5 Simple Steps to Advancing Research Goals
So you're working from home – you must have lots of extra time to do research, or workout, or organize your closet, or maybe even make your first TikTok video. At least that's the illusion.
The reality is, you don't have more time. In fact, you may feel even more pressured for time in this new world.
That's why we've put together five easy things you can do to advance your research goals while working remotely.
1. Update your CV
You are the foundation for all your research. So focus on making sure that foundation is solid and accurate.
- Update your CV
- Create or Update your ORC ID and ScienCV
- BONUS POINTS: Self-Reflect: Where do you see your research in five years? What other areas of research can you collaborate in? Be willing to move outside of your comfort zone.
2. Find Funding Sources
First – if you haven't already – sign up for these top funding sources.
- Agencies and organizations that have email listservs, like National Institutes of Health, National Science Foundation, National Endowment for the Humanities and National Education Association
- Philanthropy News Digest (http://philanthropynewsdigest.org/rfps)
Next, declutter your inbox by creating a filter that sends all your funding opportunities to one folder. Then, schedule a regular weekly appointment in your calendar for a date to review those emails.
3. Check-In with Your Network Connections
Remember that researcher you met at that conference last October who talked about her really cool research and how she got funded? Well, it's time to reconnect with her – and every other researcher out there you've been meaning to connect with.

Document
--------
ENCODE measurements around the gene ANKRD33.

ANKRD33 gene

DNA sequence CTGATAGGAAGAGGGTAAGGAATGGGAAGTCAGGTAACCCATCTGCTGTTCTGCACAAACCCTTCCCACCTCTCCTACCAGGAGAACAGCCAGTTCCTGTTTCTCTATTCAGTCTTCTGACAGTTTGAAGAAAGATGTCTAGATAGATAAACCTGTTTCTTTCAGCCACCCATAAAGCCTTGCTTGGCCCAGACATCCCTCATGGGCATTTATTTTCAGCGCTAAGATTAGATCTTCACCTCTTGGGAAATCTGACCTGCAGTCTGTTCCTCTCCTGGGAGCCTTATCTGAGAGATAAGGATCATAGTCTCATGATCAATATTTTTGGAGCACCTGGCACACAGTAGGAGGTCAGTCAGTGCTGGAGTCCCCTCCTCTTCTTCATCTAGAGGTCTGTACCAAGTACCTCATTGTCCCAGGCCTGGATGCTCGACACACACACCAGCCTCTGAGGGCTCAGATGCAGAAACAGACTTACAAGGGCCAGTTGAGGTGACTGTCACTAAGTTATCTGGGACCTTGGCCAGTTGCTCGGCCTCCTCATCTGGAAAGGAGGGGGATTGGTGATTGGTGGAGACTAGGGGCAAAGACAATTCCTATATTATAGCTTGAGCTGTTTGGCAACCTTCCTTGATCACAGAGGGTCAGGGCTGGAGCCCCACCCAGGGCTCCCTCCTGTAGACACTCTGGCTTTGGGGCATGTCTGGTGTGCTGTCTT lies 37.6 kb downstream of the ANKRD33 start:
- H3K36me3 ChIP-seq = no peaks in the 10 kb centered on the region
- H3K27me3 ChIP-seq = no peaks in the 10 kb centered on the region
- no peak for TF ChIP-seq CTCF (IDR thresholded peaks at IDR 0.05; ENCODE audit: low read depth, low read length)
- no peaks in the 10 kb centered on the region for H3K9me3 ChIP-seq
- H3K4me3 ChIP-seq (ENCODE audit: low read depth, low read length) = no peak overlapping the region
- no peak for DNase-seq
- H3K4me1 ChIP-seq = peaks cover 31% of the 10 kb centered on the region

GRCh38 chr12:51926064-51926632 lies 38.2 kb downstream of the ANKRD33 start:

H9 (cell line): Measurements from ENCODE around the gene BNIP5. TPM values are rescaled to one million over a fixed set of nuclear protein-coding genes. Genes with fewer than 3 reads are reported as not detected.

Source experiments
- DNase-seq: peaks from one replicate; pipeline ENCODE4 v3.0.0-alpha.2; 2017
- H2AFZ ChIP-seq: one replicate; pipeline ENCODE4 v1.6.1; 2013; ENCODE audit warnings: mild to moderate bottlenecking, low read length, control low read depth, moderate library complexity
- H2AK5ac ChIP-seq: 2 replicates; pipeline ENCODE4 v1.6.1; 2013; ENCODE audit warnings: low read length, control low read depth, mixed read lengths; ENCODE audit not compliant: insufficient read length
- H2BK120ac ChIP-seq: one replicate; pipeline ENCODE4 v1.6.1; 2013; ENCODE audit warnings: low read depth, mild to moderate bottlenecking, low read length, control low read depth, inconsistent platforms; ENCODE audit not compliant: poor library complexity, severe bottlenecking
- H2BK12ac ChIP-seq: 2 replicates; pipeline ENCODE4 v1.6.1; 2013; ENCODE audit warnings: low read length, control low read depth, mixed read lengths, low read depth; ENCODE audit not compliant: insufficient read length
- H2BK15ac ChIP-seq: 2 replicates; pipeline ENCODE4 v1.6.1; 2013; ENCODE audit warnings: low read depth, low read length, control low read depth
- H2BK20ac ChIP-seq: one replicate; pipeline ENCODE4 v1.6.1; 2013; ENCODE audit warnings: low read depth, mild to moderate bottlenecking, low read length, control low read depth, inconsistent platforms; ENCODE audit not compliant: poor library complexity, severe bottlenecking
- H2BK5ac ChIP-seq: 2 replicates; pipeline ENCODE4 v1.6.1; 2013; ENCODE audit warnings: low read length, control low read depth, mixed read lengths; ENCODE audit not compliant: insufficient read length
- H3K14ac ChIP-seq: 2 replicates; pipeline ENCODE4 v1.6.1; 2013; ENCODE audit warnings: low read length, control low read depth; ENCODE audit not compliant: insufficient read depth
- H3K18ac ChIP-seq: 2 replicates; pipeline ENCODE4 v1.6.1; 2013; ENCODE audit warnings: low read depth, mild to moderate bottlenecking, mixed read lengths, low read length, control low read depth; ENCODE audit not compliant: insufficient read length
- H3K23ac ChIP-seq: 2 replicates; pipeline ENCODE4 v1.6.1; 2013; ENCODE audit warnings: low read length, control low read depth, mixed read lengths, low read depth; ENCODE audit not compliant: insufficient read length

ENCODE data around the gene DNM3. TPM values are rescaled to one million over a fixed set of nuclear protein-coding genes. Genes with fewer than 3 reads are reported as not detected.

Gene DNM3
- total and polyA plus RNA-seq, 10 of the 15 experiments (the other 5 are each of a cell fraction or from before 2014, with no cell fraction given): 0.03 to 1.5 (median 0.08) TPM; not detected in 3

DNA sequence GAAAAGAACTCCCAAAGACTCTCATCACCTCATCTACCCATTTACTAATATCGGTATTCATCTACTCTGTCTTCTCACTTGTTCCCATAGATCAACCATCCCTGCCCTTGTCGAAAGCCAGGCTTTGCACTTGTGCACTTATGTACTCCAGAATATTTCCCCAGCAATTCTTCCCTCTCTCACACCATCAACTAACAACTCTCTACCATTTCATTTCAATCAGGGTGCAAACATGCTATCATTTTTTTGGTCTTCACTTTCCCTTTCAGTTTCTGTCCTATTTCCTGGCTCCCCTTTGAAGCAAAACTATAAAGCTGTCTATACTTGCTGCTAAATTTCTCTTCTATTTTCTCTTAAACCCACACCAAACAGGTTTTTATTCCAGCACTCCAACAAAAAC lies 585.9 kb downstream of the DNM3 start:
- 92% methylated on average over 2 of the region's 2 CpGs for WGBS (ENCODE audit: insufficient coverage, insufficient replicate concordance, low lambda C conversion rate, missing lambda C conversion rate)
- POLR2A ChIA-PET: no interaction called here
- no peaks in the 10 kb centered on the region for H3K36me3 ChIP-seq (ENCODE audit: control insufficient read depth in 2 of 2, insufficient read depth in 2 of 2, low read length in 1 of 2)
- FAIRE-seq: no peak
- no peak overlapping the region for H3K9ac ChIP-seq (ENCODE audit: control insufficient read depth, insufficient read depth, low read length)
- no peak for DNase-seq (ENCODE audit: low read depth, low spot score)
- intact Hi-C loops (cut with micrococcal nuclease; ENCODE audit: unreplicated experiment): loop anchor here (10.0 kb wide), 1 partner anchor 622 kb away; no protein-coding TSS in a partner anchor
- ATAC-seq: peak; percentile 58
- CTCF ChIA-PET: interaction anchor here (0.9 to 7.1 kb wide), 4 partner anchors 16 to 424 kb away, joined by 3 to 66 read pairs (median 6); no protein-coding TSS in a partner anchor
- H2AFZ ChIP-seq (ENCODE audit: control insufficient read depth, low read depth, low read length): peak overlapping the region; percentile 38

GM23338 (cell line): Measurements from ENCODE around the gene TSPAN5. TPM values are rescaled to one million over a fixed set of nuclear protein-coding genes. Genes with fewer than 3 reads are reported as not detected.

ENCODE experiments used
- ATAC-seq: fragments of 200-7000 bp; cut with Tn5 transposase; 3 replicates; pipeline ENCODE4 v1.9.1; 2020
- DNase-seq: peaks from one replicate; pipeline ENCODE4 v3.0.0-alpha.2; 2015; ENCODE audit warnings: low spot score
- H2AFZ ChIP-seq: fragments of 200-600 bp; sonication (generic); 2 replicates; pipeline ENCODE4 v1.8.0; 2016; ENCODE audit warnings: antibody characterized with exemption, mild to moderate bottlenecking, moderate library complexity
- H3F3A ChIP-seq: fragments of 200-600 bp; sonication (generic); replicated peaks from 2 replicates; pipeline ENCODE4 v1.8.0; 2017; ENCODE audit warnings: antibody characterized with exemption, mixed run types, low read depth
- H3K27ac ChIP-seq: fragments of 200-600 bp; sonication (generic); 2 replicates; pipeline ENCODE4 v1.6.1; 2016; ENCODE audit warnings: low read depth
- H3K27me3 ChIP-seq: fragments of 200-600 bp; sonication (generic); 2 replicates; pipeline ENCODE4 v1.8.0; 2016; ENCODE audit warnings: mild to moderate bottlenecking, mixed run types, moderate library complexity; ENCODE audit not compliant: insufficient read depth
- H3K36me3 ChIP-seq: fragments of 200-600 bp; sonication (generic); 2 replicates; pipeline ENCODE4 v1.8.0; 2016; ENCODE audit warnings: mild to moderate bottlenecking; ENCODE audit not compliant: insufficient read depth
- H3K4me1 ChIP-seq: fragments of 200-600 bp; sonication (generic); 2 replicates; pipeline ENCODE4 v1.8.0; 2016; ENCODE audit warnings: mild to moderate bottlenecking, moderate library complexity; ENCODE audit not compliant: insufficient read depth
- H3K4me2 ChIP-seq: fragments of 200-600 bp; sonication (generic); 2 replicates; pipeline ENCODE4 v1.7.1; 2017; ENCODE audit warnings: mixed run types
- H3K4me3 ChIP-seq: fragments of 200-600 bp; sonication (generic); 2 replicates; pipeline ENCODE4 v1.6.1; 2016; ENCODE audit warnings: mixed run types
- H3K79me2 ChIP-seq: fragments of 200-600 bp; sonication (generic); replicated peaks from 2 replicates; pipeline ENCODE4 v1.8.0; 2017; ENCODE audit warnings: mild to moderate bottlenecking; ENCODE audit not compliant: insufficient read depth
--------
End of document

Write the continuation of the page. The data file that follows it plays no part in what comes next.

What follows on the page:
- Find out what worked for each of them, and what agency funded them.
- Also, identify others in your field, and the sources of funding they have had. Here are some places that will help:
4. Draft, Redraft and Draft Again
Writing is sometimes the hardest part, so break it down into pieces. None of it has to be perfect, but you need to get your great ideas down on paper.
- Block out two hours of time just to get started.
Break it into smaller pieces, like this:
- Project summary or specific aims – in other words, why is your research important? What's your goal?
- Literature review
- Also, don't forget to start on that manuscript – or finish it! Publications still matter for future funding.
5. Talk it Out
Find someone to brainstorm about your ideas, your research and goals. This will motivate even the most reluctant and frazzled researcher! It helps to hear feedback from those in your field, outside of your field and those in the Division of Research. No one should be doing this alone!
Here's a few ways to start your research rap session:
- Make an appointment with your mentor(s) and DOR – official, unofficial, idea generation, grant motivation – whatever you need, we are here for you!
- Reach out to the program officers to discuss concepts.
- Email firstname.lastname@example.org for a one-on-one appointment.
We're here for you. We are all in this together, and when you succeed, we all succeed.